Pecan pie could be the key to lowering your cholesterol this Thanksgiving

BioTechniques News
Aisha Al-Janabi

Eating a pecan-enriched diet has been found to lower total cholesterol by 5% in those at risk of cardiovascular disease.

Debating which pies to make this Thanksgiving? Consider making pecan pie for an additional side of health benefits. Researchers from the College of Family and Consumer Sciences at the University of Georgia (GA, USA) looked at how total cholesterol, low-density lipoprotein cholesterol (LDL) and triglycerides were affected by eating pecan nuts.

Participants between the ages of 30 and 75 and at risk of cardiovascular disease were placed into three groups. The first group ate 68 grams of pecans a day in addition to their normal diet, the amount in around three slices of pecan pie! The second group ate the same amount of pecans but as a substitute for other foods in their diet, and the final group did not eat any pecans over the course of this 8-week study.

At the end of this intervention period, individuals ate a high-fat meal so any changes in blood lipids, glucose or sugar could be measured between a fasted and post-meal state. “Whether people added them [pecans] or substituted other foods in the diet for them, we still saw improvements and pretty similar responses in total cholesterol and LDL cholesterol in particular,” commented Jamie Cooper, one of the study’s authors. This result could be because pecans contain healthy fatty acids and fibers which have previously been linked to lowering cholesterol.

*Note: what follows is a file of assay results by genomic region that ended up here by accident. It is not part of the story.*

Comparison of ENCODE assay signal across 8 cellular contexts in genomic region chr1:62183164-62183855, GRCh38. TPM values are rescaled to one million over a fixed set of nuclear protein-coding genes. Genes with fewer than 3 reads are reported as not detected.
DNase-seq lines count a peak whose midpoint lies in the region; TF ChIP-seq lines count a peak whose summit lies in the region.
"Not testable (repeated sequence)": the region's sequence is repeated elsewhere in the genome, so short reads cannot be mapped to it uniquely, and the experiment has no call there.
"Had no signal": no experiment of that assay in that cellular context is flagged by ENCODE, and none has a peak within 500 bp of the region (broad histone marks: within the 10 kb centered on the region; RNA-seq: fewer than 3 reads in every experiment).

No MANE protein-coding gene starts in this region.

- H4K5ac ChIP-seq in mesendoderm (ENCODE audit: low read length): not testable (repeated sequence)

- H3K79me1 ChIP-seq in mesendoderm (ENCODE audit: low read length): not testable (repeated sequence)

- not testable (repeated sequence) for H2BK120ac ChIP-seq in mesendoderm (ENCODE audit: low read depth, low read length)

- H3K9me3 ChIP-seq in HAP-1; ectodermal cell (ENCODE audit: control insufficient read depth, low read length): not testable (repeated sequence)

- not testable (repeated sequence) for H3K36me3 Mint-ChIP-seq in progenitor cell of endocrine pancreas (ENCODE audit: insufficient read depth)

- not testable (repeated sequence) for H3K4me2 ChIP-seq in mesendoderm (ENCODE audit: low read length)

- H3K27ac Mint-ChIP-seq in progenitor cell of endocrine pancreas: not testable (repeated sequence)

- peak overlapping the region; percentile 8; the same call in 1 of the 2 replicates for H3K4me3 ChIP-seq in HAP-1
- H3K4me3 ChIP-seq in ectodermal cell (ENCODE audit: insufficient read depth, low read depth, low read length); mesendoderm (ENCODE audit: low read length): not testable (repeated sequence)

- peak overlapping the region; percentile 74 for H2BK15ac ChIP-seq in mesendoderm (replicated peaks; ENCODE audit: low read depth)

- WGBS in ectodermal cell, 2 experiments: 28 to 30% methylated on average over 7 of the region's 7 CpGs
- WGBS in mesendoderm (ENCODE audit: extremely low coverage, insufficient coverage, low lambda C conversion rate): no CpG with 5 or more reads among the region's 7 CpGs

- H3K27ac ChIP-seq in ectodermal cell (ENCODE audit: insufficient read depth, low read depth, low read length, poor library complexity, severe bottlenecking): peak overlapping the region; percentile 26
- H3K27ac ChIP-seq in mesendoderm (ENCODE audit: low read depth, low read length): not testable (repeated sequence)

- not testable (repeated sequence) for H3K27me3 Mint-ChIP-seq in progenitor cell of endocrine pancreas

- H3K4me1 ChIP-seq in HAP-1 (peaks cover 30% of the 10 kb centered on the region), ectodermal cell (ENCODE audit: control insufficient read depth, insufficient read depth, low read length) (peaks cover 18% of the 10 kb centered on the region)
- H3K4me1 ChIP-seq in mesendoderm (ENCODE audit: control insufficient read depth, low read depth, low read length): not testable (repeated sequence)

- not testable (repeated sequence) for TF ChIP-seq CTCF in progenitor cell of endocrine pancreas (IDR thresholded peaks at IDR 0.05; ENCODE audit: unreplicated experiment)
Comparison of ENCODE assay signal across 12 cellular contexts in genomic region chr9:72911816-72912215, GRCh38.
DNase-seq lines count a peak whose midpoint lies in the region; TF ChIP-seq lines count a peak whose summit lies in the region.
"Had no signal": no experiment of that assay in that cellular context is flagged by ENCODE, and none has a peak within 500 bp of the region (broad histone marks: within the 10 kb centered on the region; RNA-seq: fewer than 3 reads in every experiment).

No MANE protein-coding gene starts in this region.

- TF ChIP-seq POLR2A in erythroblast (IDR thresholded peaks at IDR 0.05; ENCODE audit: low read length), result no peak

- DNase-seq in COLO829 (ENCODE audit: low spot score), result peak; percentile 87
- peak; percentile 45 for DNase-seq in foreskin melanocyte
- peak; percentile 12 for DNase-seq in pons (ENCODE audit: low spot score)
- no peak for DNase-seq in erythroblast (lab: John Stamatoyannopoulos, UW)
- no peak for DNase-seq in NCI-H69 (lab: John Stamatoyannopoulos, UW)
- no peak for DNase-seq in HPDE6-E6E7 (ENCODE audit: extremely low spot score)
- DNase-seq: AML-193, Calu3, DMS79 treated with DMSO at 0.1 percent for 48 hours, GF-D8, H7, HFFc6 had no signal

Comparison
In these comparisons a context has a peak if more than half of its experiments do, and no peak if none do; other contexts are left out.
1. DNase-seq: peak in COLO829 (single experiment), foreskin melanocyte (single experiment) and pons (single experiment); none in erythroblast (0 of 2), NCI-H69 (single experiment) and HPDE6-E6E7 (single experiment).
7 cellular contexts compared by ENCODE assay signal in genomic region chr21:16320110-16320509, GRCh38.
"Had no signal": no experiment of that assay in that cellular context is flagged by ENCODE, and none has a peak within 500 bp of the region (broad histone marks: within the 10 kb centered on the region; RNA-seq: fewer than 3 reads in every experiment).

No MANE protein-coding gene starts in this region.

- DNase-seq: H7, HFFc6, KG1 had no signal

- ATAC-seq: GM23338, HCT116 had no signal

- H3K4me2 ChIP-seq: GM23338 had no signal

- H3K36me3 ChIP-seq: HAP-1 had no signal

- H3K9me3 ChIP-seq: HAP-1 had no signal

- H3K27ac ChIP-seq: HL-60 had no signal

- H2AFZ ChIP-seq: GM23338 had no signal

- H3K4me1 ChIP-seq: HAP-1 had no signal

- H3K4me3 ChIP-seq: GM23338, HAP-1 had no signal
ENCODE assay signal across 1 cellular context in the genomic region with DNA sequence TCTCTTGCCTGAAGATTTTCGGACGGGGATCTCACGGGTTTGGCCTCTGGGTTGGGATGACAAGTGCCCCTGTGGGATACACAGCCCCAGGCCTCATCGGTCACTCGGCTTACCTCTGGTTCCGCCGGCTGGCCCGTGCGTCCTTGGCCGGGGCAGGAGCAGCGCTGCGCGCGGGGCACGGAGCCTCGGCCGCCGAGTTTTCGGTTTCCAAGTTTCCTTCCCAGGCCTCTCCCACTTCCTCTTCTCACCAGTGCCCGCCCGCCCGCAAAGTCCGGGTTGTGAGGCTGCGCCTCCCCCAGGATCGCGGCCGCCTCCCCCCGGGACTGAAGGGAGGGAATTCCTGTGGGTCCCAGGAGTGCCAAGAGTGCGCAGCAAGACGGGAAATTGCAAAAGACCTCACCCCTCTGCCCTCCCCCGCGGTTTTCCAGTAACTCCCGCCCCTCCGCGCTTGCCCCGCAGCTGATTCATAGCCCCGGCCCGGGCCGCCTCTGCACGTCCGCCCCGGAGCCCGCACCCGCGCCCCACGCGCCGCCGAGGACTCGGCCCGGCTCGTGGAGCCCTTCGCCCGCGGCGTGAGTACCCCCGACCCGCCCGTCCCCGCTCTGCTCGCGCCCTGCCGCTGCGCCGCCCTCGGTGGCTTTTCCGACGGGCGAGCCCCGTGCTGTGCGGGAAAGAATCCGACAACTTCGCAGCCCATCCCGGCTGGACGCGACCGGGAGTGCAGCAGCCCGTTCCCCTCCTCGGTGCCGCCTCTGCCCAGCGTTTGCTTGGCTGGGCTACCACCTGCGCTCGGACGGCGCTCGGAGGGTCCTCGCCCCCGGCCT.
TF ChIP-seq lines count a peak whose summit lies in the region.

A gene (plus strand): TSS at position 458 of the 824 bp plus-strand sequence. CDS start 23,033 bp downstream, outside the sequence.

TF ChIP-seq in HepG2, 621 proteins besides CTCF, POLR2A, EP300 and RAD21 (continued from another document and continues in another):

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“This dietary intervention, when put in the context of different intervention studies, was extremely successful,” said Cooper, “we had some people who actually went from having high cholesterol at the start of the study to no longer being in that category after the intervention.”

There was an average decrease of 5% in the total cholesterol of participants, and between 6-9% in LDL cholesterol after including pecans in diets. In comparison, previous studies looking at lowering cholesterol through exercise intervention only reported a 1% decrease of total cholesterol and 5% in LDL cholesterol.

“The addition of pecans to the diet not only produced a greater and more consistent reduction in total cholesterol and LDL compared to many other lifestyle interventions but may also be a more sustainable approach for long-term health,” explained Cooper. “Some research shows that even a 1% reduction in LDL is associated with a small reduction of coronary artery disease risk, so these reductions are definitely clinically meaningful.”

So, opt for the pecan pie this Thanksgiving and start lowering your cholesterol! Although, make sure to also increase pecan intake in ways other than pie.

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